Mentions: We next compared for the entire group of untreated and treated study patients the functional profile of all epitope-specific CD8+ T cell responses detected at an early time point before treatment initiation and a late time point after treatment initiation or a respective time point in the untreated group (Table 1). Each fraction of function was calculated as a percentage of the total CD8+ T cell response as described above. In the untreated patients, the functional profile of epitope-specific CD8+ T cell responses decreased over time, while the fraction of virus-specific CD8+ T cells with a single cytokine/chemokine function increased (Figure 2A and Table S1). In contrast, the functional profile of epitope-specific CD8+ T cells in treated study patients remained stable or broadened (Figure 2B and Table S1). A significant (p < 0.05) two-way interaction effect was detected between treatment and observation period, where the effect of observation period was expected to produce opposite effects by group. In this case, an appreciable increase of the single cytokine/chemokine function was observed in untreated patients (Figure 2A), contrasting the decrease of the monofunctional responses in the treated patients (Figure 2B, p < 0.05). Similarly, the contribution of four-functional CD8+ T cell responses decreased in the untreated group, while it slightly increased in the treated group (p < 0.05). In contrast to the significant changes in the functionality of HIV-1–specific CD8+ T cells in the presence or absence of HIV-1 antigen, CMV-, Flu-, or EBV-specific CD8+ T cell functions did not change significantly over time (see Figure S1), indicating that HIV-1 antigenemia itself was the driving force for the qualitative changes in the HIV-1–specific CD8+ T cell functionality. The more restricted functional profile of CEF-specific CD8+ T cell responses in our study compared to a previous publication [16] might be due to the more restrictive definition of a positive individual cytokine response (twice above background) before Boolean gating used here, and substantial difference in the clinical characteristics of the study cohorts (primary versus chronic HIV-1 infection). Taken together, these longitudinal studies of HIV-1–specific CD8+ T cell functionality in individuals with treated and untreated primary HIV-1 infection demonstrate that the quality of an epitope-specific CD8+ T cell response remains stable or improves in the absence of antigen following initiation of antiretroviral therapy but decreases in the presence of persistent antigen.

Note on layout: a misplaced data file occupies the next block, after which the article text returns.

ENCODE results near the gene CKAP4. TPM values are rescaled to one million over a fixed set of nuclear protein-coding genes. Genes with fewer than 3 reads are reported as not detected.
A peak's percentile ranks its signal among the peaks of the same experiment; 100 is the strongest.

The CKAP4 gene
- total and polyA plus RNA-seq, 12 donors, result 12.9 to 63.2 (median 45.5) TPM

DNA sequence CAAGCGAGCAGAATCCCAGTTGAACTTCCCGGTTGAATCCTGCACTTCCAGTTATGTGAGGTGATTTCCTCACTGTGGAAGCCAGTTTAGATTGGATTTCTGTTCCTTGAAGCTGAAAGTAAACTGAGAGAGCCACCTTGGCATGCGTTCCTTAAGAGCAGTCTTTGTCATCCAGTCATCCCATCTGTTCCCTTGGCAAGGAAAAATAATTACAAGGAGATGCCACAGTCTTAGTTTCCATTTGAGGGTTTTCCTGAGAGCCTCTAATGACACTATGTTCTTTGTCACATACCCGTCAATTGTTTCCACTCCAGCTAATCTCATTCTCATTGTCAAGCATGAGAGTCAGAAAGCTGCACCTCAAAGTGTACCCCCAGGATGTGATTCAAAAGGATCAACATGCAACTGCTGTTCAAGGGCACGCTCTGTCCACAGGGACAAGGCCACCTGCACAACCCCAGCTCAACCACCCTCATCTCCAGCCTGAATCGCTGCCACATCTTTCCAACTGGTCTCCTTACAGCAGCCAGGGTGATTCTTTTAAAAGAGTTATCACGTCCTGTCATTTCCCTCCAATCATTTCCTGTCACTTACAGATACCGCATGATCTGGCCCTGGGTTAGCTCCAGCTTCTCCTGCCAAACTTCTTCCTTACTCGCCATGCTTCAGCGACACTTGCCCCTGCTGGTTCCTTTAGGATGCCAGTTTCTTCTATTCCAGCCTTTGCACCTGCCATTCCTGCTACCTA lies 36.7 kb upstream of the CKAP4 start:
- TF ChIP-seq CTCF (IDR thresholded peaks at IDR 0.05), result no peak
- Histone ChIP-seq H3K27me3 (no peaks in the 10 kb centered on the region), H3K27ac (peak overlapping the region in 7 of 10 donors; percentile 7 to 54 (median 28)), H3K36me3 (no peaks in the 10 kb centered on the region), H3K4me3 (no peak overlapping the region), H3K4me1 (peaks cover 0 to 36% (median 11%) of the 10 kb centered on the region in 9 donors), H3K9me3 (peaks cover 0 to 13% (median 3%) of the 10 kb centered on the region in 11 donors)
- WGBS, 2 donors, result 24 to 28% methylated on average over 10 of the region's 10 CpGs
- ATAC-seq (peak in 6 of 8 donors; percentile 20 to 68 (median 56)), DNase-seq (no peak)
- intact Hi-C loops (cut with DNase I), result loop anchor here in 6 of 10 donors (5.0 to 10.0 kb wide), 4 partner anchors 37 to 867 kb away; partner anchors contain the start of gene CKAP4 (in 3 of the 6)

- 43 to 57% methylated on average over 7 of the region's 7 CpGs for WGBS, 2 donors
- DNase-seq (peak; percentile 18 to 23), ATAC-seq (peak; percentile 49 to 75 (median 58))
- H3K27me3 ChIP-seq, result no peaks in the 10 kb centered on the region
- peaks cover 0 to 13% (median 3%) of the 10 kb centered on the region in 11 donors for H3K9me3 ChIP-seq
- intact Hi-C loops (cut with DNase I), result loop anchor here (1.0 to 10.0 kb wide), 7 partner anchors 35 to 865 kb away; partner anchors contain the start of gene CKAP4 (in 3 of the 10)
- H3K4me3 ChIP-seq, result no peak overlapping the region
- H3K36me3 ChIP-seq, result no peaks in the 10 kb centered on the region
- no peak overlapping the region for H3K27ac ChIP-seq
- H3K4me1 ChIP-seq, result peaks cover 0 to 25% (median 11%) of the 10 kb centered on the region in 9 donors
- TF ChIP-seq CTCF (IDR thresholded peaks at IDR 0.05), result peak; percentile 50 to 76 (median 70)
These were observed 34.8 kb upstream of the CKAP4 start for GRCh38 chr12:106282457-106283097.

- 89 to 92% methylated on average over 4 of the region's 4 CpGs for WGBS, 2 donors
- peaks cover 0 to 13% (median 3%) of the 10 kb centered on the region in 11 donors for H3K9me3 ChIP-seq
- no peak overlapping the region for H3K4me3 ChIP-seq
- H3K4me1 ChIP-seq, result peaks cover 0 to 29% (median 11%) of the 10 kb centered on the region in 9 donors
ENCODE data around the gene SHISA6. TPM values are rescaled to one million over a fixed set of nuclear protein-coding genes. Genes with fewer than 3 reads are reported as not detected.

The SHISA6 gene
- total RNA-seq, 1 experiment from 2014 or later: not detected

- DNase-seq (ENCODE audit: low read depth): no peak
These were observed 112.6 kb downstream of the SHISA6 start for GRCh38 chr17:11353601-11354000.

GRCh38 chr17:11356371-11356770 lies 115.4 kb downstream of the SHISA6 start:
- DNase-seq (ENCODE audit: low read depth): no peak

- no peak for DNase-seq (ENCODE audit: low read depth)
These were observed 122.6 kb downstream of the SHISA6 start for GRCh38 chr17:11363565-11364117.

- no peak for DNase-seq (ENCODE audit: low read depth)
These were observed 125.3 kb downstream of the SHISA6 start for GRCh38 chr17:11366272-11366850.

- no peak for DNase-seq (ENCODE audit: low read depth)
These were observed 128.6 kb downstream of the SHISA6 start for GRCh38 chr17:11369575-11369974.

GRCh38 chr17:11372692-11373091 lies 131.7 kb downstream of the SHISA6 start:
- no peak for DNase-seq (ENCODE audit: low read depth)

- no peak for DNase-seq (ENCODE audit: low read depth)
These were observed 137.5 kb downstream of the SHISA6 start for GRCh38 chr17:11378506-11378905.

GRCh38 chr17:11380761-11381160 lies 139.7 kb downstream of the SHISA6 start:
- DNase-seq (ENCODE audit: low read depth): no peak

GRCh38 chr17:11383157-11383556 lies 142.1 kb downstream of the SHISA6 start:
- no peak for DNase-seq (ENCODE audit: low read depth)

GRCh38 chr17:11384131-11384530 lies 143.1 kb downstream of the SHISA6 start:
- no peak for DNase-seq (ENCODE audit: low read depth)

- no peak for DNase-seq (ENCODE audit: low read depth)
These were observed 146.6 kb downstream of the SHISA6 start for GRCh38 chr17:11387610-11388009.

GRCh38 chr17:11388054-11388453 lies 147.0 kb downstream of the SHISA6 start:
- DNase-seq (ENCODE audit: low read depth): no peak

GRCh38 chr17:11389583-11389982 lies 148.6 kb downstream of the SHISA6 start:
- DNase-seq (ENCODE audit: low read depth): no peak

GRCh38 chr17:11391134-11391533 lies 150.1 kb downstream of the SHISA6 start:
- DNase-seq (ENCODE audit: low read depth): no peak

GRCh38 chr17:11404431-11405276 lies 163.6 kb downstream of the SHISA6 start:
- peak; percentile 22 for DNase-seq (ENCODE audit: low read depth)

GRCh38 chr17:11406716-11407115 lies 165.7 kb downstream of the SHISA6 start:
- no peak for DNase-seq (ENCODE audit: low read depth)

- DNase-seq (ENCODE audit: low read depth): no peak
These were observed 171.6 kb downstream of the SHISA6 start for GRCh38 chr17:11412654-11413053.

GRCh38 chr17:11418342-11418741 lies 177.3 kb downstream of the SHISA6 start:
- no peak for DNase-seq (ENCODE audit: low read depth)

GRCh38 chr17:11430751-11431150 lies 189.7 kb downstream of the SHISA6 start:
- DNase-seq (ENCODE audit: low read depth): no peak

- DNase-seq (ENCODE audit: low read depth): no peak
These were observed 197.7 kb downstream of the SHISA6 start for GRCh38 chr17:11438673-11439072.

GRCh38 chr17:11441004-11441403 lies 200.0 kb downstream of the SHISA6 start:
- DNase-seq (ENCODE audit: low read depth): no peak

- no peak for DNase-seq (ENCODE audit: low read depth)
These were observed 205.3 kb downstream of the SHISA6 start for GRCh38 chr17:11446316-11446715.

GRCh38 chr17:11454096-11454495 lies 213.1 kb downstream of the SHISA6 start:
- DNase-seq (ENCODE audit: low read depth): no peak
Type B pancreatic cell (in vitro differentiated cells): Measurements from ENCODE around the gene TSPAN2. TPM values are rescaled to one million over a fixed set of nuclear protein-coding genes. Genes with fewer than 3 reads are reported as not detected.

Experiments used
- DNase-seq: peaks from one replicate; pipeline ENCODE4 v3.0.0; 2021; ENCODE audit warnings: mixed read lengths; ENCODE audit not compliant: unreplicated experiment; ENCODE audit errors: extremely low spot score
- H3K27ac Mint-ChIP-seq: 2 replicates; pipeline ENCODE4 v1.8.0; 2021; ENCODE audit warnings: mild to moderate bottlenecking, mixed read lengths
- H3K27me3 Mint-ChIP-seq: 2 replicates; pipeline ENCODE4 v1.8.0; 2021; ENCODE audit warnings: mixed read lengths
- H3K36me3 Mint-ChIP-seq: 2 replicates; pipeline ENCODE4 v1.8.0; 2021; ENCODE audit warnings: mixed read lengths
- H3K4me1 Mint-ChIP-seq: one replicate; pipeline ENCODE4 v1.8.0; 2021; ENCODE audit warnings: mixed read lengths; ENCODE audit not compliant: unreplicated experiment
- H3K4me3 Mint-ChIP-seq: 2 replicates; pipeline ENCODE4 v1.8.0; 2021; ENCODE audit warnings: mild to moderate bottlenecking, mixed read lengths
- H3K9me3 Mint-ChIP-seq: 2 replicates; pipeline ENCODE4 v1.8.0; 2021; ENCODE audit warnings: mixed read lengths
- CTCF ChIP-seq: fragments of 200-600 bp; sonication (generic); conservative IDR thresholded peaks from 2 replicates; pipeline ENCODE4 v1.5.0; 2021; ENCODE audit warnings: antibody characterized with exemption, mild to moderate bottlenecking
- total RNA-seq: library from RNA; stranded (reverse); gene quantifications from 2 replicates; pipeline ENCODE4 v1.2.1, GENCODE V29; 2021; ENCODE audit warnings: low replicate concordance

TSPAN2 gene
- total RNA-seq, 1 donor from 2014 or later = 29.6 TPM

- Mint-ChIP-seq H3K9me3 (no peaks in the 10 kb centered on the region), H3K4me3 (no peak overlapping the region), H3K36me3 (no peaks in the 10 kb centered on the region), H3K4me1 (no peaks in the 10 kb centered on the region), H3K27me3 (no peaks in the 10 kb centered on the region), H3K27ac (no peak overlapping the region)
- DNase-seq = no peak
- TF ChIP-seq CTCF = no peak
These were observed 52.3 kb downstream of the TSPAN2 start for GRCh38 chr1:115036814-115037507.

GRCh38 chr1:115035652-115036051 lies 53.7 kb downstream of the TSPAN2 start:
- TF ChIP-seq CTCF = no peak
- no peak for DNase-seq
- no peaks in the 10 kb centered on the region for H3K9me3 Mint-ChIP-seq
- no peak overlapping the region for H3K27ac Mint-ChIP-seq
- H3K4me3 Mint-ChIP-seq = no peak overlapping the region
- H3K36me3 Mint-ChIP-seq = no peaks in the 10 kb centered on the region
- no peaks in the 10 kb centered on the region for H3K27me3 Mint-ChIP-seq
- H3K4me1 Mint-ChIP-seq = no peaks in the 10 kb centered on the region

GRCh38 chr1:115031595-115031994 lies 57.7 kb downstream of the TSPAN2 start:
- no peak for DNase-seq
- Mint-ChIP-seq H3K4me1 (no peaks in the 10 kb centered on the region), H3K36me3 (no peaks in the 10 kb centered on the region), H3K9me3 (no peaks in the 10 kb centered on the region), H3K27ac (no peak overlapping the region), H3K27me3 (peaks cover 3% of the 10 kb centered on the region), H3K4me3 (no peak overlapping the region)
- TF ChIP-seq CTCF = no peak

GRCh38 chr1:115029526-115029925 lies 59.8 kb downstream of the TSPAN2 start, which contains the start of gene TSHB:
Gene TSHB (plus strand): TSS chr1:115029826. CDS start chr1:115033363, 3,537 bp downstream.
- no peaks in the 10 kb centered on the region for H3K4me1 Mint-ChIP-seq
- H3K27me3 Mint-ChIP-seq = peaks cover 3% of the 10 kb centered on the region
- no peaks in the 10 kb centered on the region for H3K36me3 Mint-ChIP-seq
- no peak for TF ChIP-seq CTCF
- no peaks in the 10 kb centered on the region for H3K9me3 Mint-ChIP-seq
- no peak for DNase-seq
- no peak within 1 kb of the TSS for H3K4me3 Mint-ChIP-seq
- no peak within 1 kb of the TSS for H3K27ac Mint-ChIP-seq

Bottom Line: Virus-specific CD8(+) T lymphocytes play a key role in the initial reduction of peak viremia during acute viral infections, but display signs of increasing dysfunction and exhaustion under conditions of chronic antigen persistence.This exhausted phenotype significantly decreased upon removal of stimulation by antigen, either in response to antiretroviral therapy or by reduction of epitope-specific antigen load in the presence of ongoing viral replication, as a consequence of in vivo selection of cytotoxic T lymphocyte escape mutations in the respective epitopes.Monofunctionality increased in CD8(+) T cell responses directed against conserved epitopes from 49% (95% confidence interval 27%-72%) to 76% (56%-95%) (standard deviation [SD] of the effect size 0.71), while monofunctionality remained stable or slightly decreased for responses directed against escaped epitopes from 61% (47%-75%) to 56% (42%-70%) (SD of the effect size 0.18) (p < 0.05).